In 1925 in Mannheim the artistic exhibition Neue Sachlichkeit ('new objectivity') had given its name to the new post-Expressionist movement in the German arts. With little to do at the Deutsches Theater, Brecht began to develop his Man Equals Man project, which was to become the first product of "the 'Brecht collective'—that shifting group of friends and collaborators on whom he henceforward depended." This collaborative approach to artistic production, together with aspects of Brecht's writing and style of theatrical production, mark Brecht's work from this period as part of the Neue Sachlichkeit movement. The collective's work "mirrored the artistic climate of the middle 1920s," Willett and Manheim argue:

with their attitude of 'Neue Sachlichkeit' (or New Matter-of-Factness), their stressing of the collectivity and downplaying of the individual, and their new cult of Anglo-Saxon imagery and sport. Together the 'collective' would go to fights, not only absorbing their terminology and ethos (which permeates Man Equals Man) but also drawing those conclusions for the theatre as a whole which Brecht set down in his theoretical essay 'Emphasis on Sport' and tried to realise by means of the harsh lighting, the boxing-ring stage and other anti-illusionistic devices that henceforward appeared in his own productions.


In 1925, Brecht also saw two films that had a significant influence on him: Chaplin's The Gold Rush and Eisenstein's Battleship Potemkin. Brecht had compared Valentin to Chaplin, and the two of them provided models for Galy Gay in Man Equals Man. Brecht later wrote that Chaplin "would in many ways come closer to the epic than to the dramatic theatre's requirements." They met several times during Brecht's time in the United States, and discussed Chaplin's Monsieur Verdoux project, which it is possible Brecht influenced.

In 1926 a series of short stories was published under Brecht's name, though Hauptmann was closely associated with writing them. Following the production of Man Equals Man in Darmstadt that year, Brecht began studying Marxism and socialism in earnest, under the supervision of Hauptmann. "When I read Marx's Capital", a note by Brecht reveals, "I understood my plays." Marx was, it continues, "the only spectator for my plays I'd ever come across."

For us, man portrayed on the stage is significant as a social function. It is not his relationship to himself, nor his relationship to God, but his relationship to society which is central. Whenever he appears, his class or social stratum appears with him. His moral, spiritual or sexual conflicts are conflicts with society.
Erwin Piscator, 1929.

In 1927 Brecht became part of the 'dramaturgical collective' of Erwin Piscator's first company, which was designed to tackle the problem of finding new plays for its "epic, political, confrontational, documentary theatre". Brecht collaborated with Piscator during the period of the latter's landmark productions, Hoppla, We're Alive! by Toller, Rasputin, The Adventures of the Good Soldier Schweik, and Konjunktur by Lania. Brecht's most significant contribution was to the adaptation of the unfinished episodic comic novel Schweik, which he later described as a "montage from the novel". The Piscator productions influenced Brecht's ideas about staging and design, and alerted him to the radical potentials offered to the 'epic' playwright by the development of stage technology (particularly projections). What Brecht took from Piscator "is fairly plain, and he acknowledged it" Willett suggests:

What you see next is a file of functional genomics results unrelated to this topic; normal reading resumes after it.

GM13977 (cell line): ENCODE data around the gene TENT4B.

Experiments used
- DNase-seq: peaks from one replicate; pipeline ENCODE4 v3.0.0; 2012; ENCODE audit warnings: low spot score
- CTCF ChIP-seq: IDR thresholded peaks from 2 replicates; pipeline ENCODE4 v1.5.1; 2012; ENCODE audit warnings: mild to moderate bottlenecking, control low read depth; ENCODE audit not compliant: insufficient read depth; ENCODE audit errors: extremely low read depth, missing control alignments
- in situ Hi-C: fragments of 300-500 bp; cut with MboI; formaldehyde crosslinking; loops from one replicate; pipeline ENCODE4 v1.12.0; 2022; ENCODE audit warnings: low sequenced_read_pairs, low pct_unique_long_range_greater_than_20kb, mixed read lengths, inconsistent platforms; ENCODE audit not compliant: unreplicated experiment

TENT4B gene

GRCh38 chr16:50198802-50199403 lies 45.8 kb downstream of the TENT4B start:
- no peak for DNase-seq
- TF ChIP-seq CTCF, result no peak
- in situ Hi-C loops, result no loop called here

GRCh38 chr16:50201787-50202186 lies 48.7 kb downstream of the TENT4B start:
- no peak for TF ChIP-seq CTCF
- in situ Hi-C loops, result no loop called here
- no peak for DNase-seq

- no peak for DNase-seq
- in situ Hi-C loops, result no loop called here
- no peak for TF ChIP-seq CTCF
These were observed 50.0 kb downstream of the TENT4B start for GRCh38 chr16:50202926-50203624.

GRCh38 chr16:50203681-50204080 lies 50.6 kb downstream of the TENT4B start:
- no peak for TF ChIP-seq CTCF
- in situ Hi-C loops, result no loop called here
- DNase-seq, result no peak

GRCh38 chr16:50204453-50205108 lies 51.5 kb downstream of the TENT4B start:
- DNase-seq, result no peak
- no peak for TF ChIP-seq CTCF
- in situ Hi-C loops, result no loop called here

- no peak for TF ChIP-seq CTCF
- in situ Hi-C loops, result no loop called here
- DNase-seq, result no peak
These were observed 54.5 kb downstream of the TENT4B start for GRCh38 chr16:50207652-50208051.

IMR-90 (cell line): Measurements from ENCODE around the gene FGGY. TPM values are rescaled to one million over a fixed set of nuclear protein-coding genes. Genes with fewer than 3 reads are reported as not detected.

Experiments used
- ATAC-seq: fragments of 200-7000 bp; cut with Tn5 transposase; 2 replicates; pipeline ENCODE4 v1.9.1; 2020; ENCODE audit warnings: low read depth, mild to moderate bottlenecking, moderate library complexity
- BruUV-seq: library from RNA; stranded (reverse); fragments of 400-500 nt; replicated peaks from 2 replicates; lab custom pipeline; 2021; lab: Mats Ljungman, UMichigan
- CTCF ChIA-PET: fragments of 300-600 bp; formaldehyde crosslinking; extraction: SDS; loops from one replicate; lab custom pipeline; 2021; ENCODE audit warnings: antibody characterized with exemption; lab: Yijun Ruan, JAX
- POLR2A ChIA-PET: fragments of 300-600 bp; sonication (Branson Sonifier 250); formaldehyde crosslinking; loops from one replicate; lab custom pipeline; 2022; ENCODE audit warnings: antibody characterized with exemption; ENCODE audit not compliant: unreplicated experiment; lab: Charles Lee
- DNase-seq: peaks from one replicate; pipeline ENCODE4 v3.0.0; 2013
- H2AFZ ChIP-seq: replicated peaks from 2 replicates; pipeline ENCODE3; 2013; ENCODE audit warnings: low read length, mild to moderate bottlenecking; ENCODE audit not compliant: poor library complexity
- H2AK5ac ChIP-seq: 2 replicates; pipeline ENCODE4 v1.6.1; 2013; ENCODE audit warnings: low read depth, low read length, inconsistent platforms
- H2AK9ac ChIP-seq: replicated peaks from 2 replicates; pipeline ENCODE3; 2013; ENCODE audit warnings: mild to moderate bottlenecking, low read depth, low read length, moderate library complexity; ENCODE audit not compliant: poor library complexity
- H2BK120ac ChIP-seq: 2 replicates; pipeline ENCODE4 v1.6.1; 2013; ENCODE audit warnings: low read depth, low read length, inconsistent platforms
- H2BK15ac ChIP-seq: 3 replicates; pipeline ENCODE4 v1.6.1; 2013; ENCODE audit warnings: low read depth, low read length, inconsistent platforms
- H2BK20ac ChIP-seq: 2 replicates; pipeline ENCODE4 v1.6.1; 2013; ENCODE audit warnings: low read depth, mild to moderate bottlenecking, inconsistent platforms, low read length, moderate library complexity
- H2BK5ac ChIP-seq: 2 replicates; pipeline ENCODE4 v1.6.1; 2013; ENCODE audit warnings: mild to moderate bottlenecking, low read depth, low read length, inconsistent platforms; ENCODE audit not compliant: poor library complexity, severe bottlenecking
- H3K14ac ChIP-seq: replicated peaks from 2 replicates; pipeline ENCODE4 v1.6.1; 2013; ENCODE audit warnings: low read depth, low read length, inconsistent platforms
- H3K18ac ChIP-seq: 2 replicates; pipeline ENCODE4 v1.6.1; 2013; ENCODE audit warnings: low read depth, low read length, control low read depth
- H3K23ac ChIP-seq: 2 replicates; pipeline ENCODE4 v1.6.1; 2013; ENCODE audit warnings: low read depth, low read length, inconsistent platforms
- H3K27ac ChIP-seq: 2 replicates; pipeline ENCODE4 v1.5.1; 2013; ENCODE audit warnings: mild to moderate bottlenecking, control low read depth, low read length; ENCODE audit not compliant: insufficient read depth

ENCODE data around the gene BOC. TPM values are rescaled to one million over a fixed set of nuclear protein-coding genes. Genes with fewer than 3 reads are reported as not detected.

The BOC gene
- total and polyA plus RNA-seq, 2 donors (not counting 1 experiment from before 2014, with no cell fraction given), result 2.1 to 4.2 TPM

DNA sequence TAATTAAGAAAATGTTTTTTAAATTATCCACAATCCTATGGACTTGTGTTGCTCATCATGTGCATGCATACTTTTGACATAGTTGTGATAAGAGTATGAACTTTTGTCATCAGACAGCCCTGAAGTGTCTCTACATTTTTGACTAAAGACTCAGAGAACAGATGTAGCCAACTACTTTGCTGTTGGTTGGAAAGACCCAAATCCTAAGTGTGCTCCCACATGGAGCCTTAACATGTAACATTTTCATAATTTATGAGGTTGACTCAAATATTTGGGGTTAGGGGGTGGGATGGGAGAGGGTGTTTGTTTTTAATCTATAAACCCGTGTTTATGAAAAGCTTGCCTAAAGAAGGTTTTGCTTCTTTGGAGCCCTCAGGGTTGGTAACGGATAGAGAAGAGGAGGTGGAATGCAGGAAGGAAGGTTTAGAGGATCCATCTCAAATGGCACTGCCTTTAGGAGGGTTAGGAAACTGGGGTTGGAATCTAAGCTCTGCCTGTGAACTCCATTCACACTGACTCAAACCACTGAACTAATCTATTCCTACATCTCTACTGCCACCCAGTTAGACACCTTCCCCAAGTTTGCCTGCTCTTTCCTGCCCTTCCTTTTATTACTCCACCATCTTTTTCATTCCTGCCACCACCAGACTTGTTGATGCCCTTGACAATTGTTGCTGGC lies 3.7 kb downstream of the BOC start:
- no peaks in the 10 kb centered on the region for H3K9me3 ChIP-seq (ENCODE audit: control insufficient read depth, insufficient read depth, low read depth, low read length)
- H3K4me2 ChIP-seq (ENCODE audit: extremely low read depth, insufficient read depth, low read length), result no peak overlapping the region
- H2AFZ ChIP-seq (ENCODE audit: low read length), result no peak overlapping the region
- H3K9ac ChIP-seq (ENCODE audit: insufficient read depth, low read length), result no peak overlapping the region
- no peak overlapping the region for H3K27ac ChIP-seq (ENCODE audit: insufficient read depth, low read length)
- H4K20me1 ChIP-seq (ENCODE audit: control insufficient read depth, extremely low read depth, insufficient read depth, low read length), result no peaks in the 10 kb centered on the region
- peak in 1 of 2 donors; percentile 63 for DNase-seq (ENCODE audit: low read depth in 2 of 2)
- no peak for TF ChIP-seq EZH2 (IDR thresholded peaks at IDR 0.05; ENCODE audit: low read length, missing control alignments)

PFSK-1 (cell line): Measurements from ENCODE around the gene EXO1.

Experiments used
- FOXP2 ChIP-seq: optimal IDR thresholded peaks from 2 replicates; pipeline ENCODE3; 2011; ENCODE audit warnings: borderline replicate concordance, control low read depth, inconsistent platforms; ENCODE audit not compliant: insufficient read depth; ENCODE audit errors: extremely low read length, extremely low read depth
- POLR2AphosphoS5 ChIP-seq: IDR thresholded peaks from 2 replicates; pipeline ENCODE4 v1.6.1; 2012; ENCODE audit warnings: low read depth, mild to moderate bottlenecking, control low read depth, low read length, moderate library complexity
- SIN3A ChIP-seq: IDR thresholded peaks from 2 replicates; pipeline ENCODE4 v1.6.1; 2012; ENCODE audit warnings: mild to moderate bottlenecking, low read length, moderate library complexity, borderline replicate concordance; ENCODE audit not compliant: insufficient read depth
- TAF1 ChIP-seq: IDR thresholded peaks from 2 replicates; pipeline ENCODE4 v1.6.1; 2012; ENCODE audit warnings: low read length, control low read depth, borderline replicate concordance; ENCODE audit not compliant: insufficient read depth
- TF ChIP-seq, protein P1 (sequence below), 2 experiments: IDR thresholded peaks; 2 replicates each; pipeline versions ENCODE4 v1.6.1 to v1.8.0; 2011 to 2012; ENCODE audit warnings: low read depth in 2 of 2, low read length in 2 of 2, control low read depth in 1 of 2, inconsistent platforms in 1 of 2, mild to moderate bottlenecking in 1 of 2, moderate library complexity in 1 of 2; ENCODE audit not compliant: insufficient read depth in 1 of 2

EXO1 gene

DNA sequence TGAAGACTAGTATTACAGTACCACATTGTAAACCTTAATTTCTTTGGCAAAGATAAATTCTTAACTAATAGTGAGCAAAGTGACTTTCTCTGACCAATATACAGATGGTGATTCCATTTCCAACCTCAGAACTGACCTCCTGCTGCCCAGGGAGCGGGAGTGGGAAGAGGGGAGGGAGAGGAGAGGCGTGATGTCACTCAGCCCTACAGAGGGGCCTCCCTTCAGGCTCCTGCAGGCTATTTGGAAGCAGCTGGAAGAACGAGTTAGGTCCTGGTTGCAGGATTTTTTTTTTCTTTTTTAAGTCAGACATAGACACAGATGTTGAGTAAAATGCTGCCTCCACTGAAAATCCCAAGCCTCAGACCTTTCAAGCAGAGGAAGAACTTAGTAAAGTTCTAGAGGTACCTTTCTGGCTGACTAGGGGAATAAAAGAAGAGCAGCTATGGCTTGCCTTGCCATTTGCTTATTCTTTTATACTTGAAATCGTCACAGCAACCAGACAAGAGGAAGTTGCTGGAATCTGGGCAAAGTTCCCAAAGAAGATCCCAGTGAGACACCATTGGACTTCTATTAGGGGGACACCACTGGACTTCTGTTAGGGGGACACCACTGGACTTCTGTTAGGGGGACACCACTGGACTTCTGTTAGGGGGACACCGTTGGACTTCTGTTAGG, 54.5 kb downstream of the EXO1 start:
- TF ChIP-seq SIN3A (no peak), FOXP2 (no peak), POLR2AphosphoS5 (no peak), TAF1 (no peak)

The emphasis on Reason and didacticism, the sense that the new subject matter demanded a new dramatic form, the use of songs to interrupt and comment: all these are found in his notes and essays of the 1920s, and he bolstered them by citing such Piscatorial examples as the step-by-step narrative technique of Schweik and the oil interests handled in Konjunktur ('Petroleum resists the five-act form').

Brecht was struggling at the time with the question of how to dramatize the complex economic relationships of modern capitalism in his unfinished project Joe P. Fleischhacker (which Piscator's theatre announced in its programme for the 1927–28 season). It wasn't until his Saint Joan of the Stockyards (written between 1929–1931) that Brecht solved it. In 1928 he discussed with Piscator plans to stage Shakespeare's Julius Caesar and Brecht's own Drums in the Night, but the productions did not materialize.

1927 also saw the first collaboration between Brecht and the young composer Kurt Weill.Together they began to develop Brecht's Mahagonny project, along thematic lines of the biblical Cities of the Plain but rendered in terms of the Neue Sachlichkeit's Amerikanismus, which had informed Brecht's previous work. They produced The Little Mahagonny for a music festival in July, as what Weill called a "stylistic exercise" in preparation for the large-scale piece. From that point on Caspar Neher became an integral part of the collaborative effort, with words, music and visuals conceived in relation to one another from the start. The model for their mutual articulation lay in Brecht's newly-formulated principle of the 'separation of the elements', which he first outlined in "The Modern Theatre is the Epic Theatre" (1930). The principle, a variety of montage, proposed by-passing the "great struggle for supremacy between words, music and production" as Brecht put it, by showing each as self-contained, independent works of art that adopt attitudes towards one another.